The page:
Transplantation of young but not old BM cells into irradiated old mice substantially ameliorated the observed severe lung pathology of old mice. These experiments suggest that not the old lung itself is incapable of self-limiting inflammation upon bacterial challenge, but rather age-related inflammatory dysregulation originating from the hematopoietic system appeared to contribute to the observed lung inflammatory response in old mice. As a consequence, aging of the hematopoietic system has a negative “remote” effect on the lung inflammatory response to K. pneumoniae infection. This interpretation is supported by other studies showing beneficial effects of young BMT to restore age-related impaired cardiac angiogenesis in old mice (53), as well as to alleviate renal aging in old mice (54). Future studies will need to specify age-related differences between young and old BM cellular constituents to develop therapeutic approaches to overcome immunosenescence and/or inflamm-aging-related clinical disorders.

In summary, we show that K. pneumoniae triggers pleuritis, severe bacteremia, and early mortality in old but not young mice. This phenotype is characterized by increased activation of the Nlrp3/caspase-1/IL-1β axis, and is attenuated by caspase-1 inhibitor treatment of old mice challenged with K. pneumoniae. Transplantation of young BM cells into old mice significantly ameliorated the pathology of K. pneumoniae pneumonia in old mice. This observation strongly suggests that senescence of the hematopoietic system and not the lung itself underlies the observed lung pathology in K. pneumoniae–infected old mice. As such, our study provides novel insights into age-related differences between young and old mice and their lung responses to nosocomial pathogens. The findings may serve as a basis for the development of new therapeutic interventions to ameliorate age-related disorders in elderly patients.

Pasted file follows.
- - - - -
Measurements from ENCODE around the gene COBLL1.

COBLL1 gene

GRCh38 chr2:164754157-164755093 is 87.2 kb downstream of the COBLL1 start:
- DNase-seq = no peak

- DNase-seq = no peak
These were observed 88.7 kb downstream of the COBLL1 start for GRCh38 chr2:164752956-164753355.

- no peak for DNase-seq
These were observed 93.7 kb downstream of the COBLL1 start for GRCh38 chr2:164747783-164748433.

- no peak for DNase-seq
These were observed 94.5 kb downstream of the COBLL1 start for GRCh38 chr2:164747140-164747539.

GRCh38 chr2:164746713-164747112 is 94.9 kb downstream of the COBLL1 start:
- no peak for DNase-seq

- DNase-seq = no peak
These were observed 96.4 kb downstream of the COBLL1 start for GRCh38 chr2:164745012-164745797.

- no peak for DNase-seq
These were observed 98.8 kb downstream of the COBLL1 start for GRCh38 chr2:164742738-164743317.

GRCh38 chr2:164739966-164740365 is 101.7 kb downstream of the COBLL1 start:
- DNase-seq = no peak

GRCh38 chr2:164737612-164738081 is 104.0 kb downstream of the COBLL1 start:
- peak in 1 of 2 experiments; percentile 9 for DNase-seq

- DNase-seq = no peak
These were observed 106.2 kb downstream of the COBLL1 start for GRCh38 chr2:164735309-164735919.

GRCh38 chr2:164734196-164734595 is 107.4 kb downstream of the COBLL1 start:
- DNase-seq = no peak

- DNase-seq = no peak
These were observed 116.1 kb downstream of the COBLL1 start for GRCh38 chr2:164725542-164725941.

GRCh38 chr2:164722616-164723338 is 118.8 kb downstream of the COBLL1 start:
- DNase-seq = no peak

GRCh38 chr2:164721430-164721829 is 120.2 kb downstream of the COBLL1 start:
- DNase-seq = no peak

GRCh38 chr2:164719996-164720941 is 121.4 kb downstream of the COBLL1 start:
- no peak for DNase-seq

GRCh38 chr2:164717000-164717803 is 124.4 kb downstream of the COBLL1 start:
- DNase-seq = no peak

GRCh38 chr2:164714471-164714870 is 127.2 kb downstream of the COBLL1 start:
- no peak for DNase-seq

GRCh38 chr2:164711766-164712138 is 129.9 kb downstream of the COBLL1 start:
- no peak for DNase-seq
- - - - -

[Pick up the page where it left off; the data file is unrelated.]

We thank Prof. Andreas Pich from the proteomics core facility of Hannover Medical School for confirming specificities of anti-Nlrp3 and anti–caspase-1 p20 Abs by liquid chromatography–mass spectrometry analysis.

This work was supported by the Deutsche Forschungsgemeinschaft (to C.B. and U.A.M.) and by the Bundesministerium für Bildung und Forschung for funding the German Center for Lung Research. Financial support was also provided by the Lower Saxony Society for the treatment of pulmonary diseases.

The online version of this article contains supplemental material.

Abbreviations used in this article:

     
  • BAL

    bronchoalveolar lavage

  •  
  • BM

    bone marrow

  •  
  • BMT

    BM transplantation

  •  
  • KC

    keratinocyte-derived cytokine

  •  
  • NE

    neutrophil elastase

  •  
  • PL

    pleural lavage

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The authors have no financial conflicts of interest.